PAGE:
-  Because we do not generally speak it, we do not inflect our accent upon it.  (Southern, Mid-western, or Northeastern)

- The beauty of the music itself!  There is a variety of beautiful songs for all ability levels available to study

- Studying music in another language broadens your horizons and exposes you to music you may not even know exists.

-  It increases your historical knowledge of music how we got to the music of today
   Most Italian art songs use the following:
     - Sequence
     - Verse and Chorus
     - Embellishing (adding notes to) a basic melody

- Creating artistic licence through embellishing a melody.
*Think about it -When was the last time you heard the National Anthem sung without added notes or     looked at sheet music for a pop song that is written differently from how you hear the artist perform it? This concept did not develop in the 21st century, but is centuries old.  When songs were performed as entertainment in parlors for guests, singers added notes and embellishments to the melody as personal artistry.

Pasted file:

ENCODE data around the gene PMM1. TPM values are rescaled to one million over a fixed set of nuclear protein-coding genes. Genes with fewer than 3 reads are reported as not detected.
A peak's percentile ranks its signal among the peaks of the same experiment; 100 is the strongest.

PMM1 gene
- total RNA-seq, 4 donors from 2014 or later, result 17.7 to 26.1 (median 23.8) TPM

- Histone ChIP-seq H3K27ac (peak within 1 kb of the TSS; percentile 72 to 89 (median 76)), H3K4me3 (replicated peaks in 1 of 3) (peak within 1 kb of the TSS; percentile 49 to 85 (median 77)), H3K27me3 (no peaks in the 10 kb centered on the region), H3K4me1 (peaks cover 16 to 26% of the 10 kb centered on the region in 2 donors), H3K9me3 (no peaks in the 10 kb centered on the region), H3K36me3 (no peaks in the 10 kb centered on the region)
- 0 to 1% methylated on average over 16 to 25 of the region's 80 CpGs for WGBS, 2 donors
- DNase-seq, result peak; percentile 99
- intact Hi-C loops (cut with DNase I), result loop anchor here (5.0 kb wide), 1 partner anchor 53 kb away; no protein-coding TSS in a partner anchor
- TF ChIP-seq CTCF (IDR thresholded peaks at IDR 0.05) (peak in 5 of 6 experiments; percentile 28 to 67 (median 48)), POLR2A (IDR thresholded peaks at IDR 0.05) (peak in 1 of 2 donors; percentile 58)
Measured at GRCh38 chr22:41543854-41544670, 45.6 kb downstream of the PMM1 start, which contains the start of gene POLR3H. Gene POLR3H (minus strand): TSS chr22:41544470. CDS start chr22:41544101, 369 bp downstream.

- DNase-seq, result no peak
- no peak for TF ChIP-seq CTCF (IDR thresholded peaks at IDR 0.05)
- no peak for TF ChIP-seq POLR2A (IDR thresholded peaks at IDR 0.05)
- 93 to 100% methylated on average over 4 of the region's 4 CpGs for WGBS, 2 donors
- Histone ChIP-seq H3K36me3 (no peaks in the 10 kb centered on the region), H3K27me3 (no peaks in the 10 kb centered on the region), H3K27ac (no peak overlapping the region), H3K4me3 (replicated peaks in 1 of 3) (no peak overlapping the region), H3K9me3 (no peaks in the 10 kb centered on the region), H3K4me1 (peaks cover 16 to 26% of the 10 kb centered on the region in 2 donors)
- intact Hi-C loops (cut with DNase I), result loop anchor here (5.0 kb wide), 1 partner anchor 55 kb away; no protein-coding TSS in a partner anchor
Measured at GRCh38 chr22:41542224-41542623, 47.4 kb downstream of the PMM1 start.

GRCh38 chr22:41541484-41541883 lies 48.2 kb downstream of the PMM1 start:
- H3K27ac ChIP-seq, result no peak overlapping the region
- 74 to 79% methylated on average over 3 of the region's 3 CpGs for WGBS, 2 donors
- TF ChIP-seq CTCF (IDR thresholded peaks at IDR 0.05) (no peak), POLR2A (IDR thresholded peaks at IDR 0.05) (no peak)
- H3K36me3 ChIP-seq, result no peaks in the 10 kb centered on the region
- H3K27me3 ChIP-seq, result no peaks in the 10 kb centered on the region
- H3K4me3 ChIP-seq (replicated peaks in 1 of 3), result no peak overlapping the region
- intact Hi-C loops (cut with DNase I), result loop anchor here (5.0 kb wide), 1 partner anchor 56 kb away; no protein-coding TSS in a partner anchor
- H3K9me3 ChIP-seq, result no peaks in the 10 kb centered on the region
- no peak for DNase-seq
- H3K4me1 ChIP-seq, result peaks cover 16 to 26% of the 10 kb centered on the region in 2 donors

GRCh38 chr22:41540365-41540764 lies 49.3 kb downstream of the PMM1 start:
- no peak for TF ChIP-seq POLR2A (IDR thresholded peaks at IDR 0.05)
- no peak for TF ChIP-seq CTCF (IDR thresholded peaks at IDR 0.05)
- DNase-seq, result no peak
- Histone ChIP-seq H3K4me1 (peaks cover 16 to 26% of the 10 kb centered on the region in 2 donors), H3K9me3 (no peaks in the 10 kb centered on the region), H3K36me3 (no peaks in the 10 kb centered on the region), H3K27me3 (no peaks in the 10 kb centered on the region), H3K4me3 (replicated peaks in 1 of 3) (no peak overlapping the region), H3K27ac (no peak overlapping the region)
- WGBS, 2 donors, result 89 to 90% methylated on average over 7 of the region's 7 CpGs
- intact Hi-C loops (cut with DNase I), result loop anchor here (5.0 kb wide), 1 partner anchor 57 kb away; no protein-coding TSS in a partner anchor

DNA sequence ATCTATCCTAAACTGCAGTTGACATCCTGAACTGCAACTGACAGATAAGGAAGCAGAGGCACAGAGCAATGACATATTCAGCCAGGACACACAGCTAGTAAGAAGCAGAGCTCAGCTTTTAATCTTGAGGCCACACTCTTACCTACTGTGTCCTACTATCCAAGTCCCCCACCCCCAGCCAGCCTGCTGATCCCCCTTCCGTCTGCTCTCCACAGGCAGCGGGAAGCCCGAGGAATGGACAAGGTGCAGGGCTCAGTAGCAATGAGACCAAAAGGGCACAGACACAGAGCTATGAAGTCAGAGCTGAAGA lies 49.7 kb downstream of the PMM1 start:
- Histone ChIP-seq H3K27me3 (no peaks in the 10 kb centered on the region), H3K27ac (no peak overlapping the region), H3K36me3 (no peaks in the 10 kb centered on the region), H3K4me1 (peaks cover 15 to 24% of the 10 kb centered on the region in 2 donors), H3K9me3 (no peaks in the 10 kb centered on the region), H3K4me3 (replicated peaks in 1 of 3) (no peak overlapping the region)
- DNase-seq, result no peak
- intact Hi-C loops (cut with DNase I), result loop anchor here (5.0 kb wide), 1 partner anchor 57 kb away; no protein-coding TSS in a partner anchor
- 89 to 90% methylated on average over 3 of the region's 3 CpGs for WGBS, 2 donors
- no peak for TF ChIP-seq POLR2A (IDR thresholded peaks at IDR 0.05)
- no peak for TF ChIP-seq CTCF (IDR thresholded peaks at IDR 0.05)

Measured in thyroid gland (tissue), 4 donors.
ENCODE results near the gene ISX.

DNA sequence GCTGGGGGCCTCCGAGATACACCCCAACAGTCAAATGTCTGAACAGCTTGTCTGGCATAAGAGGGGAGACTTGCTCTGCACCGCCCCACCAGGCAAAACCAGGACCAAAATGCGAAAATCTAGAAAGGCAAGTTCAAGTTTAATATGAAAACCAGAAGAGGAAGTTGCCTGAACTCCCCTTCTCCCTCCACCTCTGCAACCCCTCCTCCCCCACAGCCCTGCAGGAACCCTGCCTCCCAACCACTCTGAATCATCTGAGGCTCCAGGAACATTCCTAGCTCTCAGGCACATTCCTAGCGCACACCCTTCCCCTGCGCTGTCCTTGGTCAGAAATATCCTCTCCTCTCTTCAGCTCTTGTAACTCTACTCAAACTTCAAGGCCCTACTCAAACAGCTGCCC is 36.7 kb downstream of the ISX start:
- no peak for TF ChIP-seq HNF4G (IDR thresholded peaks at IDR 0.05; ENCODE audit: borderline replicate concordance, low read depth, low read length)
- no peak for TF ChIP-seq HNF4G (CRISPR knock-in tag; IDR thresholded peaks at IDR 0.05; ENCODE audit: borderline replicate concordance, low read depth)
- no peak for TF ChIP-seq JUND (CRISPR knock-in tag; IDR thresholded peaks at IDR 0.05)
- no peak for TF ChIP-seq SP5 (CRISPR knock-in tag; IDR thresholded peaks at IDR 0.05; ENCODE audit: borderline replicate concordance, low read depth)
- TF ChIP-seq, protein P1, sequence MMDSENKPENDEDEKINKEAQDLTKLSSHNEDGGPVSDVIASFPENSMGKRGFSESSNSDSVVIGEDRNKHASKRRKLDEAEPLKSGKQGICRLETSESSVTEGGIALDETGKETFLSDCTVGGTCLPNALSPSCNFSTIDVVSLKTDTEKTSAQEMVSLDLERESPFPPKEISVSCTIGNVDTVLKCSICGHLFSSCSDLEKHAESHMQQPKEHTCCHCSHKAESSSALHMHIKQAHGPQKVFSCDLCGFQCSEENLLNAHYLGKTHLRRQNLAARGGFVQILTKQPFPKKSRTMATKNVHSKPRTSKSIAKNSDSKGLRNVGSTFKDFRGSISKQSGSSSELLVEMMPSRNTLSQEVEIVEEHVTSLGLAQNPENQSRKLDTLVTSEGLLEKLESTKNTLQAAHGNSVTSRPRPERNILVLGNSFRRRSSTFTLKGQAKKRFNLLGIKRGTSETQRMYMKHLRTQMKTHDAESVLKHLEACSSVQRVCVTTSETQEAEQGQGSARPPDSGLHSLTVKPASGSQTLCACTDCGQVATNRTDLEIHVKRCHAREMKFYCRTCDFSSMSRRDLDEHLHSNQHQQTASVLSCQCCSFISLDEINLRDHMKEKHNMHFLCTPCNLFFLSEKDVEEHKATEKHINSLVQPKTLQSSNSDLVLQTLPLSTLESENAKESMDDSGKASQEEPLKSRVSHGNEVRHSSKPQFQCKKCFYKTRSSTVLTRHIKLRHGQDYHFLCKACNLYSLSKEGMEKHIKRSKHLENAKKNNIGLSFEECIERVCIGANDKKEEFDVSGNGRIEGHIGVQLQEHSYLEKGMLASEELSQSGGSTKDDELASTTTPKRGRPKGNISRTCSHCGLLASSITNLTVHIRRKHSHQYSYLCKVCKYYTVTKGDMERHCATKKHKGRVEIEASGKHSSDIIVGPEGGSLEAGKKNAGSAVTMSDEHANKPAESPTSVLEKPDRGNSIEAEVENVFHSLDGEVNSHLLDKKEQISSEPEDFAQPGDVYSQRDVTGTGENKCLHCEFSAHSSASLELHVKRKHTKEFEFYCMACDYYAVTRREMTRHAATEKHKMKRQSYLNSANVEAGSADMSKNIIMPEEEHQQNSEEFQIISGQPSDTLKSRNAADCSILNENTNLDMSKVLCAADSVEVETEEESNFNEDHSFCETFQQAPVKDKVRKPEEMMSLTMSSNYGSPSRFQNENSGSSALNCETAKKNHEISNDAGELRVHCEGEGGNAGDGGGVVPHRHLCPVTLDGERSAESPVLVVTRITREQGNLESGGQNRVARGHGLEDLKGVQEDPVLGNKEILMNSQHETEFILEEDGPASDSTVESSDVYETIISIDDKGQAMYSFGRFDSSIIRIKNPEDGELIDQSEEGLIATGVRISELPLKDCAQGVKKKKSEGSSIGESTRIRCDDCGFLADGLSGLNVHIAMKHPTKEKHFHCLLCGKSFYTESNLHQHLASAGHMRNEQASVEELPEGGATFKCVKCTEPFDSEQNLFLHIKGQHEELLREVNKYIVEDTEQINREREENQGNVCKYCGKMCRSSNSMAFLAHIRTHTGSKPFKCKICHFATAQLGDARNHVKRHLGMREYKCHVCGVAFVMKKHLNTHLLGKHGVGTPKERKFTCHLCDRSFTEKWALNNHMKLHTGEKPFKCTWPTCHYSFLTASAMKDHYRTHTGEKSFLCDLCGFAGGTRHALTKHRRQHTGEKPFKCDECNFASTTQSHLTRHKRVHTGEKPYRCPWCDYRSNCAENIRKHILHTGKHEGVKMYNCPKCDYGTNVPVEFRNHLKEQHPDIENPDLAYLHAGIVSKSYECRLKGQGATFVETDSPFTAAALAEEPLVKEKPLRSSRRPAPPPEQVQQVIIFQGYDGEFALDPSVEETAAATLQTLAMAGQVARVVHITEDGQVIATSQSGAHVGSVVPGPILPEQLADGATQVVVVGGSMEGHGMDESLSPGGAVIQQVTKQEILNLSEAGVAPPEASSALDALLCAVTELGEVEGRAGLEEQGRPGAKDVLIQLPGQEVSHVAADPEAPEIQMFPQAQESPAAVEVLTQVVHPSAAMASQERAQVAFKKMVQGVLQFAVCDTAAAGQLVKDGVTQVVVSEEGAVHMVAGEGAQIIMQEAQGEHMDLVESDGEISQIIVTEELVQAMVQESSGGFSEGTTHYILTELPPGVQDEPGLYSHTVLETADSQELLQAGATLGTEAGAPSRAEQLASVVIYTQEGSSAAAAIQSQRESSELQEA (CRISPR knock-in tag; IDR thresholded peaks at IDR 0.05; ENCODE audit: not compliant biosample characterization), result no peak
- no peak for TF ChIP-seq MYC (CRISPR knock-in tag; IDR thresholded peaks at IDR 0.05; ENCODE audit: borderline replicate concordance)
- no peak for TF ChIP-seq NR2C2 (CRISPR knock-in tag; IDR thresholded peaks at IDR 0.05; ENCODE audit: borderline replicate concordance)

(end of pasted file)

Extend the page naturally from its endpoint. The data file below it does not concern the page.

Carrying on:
- Learning a little bit about other cultures helps us to appreciate differences and understand our own.

- When you then go and sing English, your singing of English is improved because of your mastery of pure vowels which CARRY the sound.  This is not to say we do not stylistically need to alter vowels, but it helps you to find your true sound first.

What if people don't understand the language or what I am saying?

Few people in your audience would actually claim to know word for word what you are saying. However, if you have researched the meaning of the words, you are able to sing the piece in a way that communicates the MEANING of the song.  Most recitals also provide a translation or opera's have subtitles.

Why not give it a try and see not only if you like it, but what it can do for your singing voice?  It is great to explore singing in many languages.  Some may be more comfortable for you then others, but expose you to so much beautiful music!